Whether traditionalist or conservative, young Catholics are less numerous but more assertive. Today’s churchgoers were not all born into Christian families, many are converts who find God on a journey to their roots. The problem today is not simply theological or liturgical, but also generational and anthropological. Preventing the traditional liturgy as a form of prayer not only opposes a strong dynamic within the younger generations but it is above all an attack on one of the last forms of sacredness, of transcendence, and of rites that are still alive, because they have been transmitted by an uninterrupted continuity of transmitters. The traditional liturgy is not a cultural heritage that is preserved like a work of art in a museum, it is a set of gestures and signs that deeply express our human condition with regard to the divine. This mystical dance is understandable only for those who see in man an animal with a spiritual soul. Under these conditions, the sacred can only be experienced in an embodied way by touching, kissing, kneeling, singing, prostrating, and contemplating the beauty of symbols. The cycle of the liturgical year accompanies that of the seasons. When autumn ends and nature declines, the Church celebrates the dead, Christ becomes incarnate in the heart of the longest night of winter, and resurrects in spring when the first buds appear. The Church celebrates the summer Saint John and blesses the wheat fields. With the traditional liturgies, man learns to direct his soul towards God through corporal discipline.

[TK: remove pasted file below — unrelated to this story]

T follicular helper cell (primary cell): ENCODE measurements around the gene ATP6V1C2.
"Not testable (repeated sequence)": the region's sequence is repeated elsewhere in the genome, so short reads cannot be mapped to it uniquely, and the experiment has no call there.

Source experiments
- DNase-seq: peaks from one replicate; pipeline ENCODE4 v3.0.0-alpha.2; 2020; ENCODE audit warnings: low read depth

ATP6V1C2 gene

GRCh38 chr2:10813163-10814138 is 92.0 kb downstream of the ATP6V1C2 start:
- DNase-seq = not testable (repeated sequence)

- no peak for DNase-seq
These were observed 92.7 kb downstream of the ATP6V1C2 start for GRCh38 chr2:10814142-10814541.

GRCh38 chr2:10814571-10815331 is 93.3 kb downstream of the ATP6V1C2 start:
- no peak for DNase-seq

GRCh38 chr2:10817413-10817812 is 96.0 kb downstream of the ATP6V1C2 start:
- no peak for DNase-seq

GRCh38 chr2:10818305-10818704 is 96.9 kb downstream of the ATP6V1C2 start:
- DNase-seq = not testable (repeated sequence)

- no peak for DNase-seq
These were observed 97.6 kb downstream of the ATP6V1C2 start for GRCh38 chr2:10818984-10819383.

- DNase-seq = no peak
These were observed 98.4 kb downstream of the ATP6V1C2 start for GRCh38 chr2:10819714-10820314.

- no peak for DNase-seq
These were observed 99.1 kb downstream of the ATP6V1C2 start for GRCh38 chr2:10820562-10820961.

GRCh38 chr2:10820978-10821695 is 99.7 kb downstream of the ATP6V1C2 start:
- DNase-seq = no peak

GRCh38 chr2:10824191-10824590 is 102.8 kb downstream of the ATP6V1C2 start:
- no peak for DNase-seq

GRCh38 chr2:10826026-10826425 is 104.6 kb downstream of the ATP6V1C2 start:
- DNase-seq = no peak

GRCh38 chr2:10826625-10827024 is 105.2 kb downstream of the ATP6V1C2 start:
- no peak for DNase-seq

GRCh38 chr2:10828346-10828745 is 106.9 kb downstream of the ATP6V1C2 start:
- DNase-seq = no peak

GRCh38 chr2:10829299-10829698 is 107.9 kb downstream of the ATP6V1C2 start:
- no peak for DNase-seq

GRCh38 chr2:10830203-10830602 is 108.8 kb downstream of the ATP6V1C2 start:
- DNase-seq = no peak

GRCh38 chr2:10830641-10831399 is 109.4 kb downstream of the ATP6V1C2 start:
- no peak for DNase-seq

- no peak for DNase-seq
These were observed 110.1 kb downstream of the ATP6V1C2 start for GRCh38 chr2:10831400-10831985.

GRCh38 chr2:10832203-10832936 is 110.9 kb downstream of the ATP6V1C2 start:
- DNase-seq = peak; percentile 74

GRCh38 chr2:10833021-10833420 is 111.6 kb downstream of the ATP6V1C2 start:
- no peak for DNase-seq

Let us listen to the Italian Christina Campo:

The sacred gestures are also sacred in a biological sense, since they are linked by millenary traditions to numbers which mysteriously respond to the life of man: three, seven, ten and so on. A researcher, Sambucy, has noted that in the Mass are contained the purest ritual attitudes of yoga contemplation, for example at the moment of the Canon, when the priest prays with his arms open geometrically and raised, his thumbs joined with his index fingers; but in our country, in an incomprehensible way, we now judge arbitrary, gratuitous and replaceable the splendor of these gestures or the marvelous complication of certain ceremonial rules; like the one, revolving entirely around the number three and the mystical relationship between straight lines and the circle (in modum circuli, in modum crucis), which marks the incensing of the offerings at High Mass.[1]